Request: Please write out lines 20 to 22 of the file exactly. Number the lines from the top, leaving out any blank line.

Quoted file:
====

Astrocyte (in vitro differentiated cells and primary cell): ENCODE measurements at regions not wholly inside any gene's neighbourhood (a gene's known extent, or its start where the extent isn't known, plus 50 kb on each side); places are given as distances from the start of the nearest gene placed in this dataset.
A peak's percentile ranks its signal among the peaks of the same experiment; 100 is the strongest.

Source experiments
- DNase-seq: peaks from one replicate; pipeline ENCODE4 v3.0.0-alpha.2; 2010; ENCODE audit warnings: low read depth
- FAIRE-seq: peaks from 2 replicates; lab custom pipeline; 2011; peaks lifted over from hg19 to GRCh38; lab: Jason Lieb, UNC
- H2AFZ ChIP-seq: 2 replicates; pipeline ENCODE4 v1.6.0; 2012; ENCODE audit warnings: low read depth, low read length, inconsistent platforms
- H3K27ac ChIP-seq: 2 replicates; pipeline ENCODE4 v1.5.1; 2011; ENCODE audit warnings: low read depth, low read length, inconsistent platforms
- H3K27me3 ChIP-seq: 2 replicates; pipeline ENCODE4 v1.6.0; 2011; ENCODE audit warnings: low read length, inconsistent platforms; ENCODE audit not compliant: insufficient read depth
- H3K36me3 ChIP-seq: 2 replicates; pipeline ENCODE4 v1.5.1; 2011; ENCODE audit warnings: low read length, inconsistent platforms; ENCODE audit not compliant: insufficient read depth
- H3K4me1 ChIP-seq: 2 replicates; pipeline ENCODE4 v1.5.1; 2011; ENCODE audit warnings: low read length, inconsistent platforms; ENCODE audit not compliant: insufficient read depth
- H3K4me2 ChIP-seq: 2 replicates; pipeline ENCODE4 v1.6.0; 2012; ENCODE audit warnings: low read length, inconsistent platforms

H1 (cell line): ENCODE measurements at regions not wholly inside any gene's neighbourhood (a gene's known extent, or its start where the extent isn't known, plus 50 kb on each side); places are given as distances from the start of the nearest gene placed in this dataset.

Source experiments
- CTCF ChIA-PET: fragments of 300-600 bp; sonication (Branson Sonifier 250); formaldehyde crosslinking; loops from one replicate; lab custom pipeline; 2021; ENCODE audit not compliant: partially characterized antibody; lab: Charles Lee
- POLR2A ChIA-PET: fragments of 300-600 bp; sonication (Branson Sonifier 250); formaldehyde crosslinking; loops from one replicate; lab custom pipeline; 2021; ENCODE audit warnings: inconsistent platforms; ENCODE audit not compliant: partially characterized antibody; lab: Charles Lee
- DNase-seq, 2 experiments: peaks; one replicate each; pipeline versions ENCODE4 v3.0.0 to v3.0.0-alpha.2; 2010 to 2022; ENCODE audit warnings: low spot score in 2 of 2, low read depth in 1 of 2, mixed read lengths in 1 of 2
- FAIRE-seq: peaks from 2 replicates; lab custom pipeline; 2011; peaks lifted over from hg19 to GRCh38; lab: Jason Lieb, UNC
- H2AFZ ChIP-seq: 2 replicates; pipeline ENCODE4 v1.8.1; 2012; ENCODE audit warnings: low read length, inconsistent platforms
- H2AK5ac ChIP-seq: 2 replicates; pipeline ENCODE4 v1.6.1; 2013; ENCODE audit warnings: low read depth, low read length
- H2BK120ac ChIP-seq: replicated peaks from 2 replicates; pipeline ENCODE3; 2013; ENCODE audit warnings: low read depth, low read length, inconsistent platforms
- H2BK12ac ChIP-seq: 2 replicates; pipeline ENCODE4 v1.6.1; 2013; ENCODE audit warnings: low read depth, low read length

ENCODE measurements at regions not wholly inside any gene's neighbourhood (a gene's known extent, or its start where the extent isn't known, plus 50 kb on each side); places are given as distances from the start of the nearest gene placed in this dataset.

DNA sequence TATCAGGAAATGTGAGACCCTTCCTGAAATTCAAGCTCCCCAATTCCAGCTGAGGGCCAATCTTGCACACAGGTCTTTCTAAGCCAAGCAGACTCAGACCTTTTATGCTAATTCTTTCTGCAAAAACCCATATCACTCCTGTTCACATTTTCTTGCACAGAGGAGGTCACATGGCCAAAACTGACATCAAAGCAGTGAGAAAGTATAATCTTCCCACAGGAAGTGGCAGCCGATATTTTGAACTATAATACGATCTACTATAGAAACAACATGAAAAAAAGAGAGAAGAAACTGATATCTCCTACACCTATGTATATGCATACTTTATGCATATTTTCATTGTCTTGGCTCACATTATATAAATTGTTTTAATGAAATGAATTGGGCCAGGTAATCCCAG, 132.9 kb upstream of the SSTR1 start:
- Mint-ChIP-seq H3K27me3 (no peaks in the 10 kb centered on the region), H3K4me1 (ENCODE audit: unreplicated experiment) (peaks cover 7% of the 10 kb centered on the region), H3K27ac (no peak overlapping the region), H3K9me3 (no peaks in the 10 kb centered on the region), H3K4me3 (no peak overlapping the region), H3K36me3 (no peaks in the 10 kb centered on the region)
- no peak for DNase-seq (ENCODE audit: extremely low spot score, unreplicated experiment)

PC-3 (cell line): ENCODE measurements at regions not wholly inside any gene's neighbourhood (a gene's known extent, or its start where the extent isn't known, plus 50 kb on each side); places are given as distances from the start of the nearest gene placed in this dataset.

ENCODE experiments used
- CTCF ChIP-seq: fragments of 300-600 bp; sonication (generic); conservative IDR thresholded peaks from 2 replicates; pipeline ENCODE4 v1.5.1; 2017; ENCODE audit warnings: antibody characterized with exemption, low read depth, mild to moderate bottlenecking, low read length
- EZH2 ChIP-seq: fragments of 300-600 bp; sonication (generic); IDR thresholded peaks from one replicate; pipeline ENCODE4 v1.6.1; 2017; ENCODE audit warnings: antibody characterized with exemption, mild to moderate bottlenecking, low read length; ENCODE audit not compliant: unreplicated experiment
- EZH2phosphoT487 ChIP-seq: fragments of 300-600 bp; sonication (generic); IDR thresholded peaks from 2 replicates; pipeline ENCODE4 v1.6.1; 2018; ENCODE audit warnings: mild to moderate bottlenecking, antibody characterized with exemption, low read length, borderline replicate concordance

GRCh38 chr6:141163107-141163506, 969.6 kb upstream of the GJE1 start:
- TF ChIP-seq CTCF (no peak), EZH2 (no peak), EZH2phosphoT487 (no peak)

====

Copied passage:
- H2BK120ac ChIP-seq: replicated peaks from 2 replicates; pipeline ENCODE3; 2013; ENCODE audit warnings: low read depth, low read length, inconsistent platforms
- H2BK12ac ChIP-seq: 2 replicates; pipeline ENCODE4 v1.6.1; 2013; ENCODE audit warnings: low read depth, low read length

ENCODE measurements at regions not wholly inside any gene's neighbourhood (a gene's known extent, or its start where the extent isn't known, plus 50 kb on each side); places are given as distances from the start of the nearest gene placed in this dataset.